Rehab, too. A lot of our patients, you want physical activity; you want them to be moving and not just to be sedentary while they're receiving treatment because these patients, when they get sick—because they're getting tons of treatment—functional capacity falls and then it's kind of difficult to recover that functional capacity. So how to engage these patients in physical activity while they're getting treatment and, most importantly, after treatment is done to kind of get them moving and not just remain sedentary because they're tired and they're not feeling so well, which is very much understandable.

So, it's absolutely multidisciplinary in every way that you can think about. Exercise physiologists all know me because I'm always asking their opinion and sending patients to them to get patients moving. So yes, it's definitely multidisciplinary in every way.

And then let's not forget our researchers, because they also bring up interesting questions. I have a lot of collaboration with those people. I do some research myself, but the PhDs and the people that actually focus on research, there's a lot of collaboration back and forth between cardio-onc and researchers, because we’ve got to understand a whole lot more—clinical trials and the rest of them when it comes to cardio-onc. So definitely multidisciplinary, more so than any other field in medicine.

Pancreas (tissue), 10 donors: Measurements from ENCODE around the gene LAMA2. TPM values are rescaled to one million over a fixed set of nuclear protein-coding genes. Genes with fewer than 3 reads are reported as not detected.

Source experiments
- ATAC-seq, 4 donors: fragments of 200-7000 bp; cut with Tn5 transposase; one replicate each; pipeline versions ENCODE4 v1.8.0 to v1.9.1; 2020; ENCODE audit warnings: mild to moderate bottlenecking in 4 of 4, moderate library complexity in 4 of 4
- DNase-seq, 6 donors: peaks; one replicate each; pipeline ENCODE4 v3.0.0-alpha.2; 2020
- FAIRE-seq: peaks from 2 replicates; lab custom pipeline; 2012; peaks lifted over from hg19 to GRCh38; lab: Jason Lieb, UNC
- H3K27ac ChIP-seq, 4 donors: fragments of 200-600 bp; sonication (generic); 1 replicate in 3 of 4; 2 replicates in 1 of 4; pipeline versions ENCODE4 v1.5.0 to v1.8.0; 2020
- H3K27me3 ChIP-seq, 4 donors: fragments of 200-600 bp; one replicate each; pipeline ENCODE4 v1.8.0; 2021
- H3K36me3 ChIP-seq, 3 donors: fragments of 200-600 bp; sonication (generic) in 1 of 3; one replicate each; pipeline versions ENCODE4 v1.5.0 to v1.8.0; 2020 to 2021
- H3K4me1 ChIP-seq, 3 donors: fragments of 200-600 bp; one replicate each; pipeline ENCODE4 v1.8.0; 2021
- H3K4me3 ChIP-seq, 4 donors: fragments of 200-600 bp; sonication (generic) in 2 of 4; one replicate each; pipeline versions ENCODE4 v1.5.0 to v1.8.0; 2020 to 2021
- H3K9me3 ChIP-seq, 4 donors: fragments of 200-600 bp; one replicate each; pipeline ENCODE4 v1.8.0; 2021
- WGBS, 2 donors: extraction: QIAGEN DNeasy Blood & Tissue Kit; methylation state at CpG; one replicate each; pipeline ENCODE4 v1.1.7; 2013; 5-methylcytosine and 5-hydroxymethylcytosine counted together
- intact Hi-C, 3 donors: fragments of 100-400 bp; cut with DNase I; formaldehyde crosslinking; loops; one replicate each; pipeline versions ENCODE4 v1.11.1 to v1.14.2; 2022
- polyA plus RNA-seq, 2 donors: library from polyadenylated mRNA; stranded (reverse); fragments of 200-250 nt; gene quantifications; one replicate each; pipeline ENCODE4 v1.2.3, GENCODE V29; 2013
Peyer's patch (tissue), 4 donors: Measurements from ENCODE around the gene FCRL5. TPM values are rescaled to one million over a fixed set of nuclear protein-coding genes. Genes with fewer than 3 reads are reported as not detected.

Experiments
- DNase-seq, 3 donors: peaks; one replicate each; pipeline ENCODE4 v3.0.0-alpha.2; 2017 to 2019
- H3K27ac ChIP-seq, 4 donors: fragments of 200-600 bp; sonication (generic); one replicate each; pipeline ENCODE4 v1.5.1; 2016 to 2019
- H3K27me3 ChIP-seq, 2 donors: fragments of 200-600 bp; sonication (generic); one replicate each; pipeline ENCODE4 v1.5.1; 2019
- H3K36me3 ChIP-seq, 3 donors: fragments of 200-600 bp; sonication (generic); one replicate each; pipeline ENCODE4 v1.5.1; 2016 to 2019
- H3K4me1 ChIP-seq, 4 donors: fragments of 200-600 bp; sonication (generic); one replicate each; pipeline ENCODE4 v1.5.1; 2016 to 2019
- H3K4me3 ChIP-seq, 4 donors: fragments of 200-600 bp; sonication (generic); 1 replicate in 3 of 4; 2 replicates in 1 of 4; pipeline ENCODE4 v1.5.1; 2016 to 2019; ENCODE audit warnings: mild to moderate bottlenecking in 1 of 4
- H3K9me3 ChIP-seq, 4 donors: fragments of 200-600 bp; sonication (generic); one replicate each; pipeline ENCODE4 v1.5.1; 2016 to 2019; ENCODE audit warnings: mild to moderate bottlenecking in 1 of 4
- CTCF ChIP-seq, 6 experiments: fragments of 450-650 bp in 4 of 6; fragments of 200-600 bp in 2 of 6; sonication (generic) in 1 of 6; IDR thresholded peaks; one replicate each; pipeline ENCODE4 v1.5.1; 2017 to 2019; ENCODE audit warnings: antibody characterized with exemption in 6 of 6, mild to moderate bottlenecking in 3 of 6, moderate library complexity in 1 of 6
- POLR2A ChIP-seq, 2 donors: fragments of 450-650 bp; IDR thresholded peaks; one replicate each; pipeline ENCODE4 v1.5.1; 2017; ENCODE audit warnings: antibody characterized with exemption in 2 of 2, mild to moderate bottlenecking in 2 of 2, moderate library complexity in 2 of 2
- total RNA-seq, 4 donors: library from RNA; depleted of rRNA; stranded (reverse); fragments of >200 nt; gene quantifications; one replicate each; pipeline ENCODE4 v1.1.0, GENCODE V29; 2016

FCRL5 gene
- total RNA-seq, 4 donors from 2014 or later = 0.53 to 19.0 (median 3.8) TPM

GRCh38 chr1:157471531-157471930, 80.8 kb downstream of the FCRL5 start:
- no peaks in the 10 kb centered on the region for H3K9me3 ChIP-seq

There's also the multidisciplinary aspect that has to do with cardiology itself, right? For example, I'm a general cardiologist practicing cardio-onc, but I'm reliant on the interventional cardiologist and electrophysiologist and the rehab cardiologists, and so on—all of these other people that I sometimes send my patients to because they need specialized care from their particular field. These are all people that are very important and these are all people that help make the field as robust as it is. So yes, collaboration is extremely important.

Related Videos
Samyukta Mullangi, MD, MBA.
Screenshot of Sancy Leachman, MD, PhD, smiling
Jeremy Wigginton, MD
Screenshot of Eva Parker, MD, smiling during an interview
Screenshot of Eleonora Lad, MD, PhD, smiling
Davey B. Daniel, MD, Chief Medical Officer, OneOncology
Debra Patt, MD, PhD, MBA, Executive Vice President, Texas Oncology
Michael Burger
Jeffrey Casberg
Amy Valley, Vice President for Clinical Strategy and Technology Solutions, Cardinal Health
Related Content
© 2023 MJH Life Sciences
All rights reserved.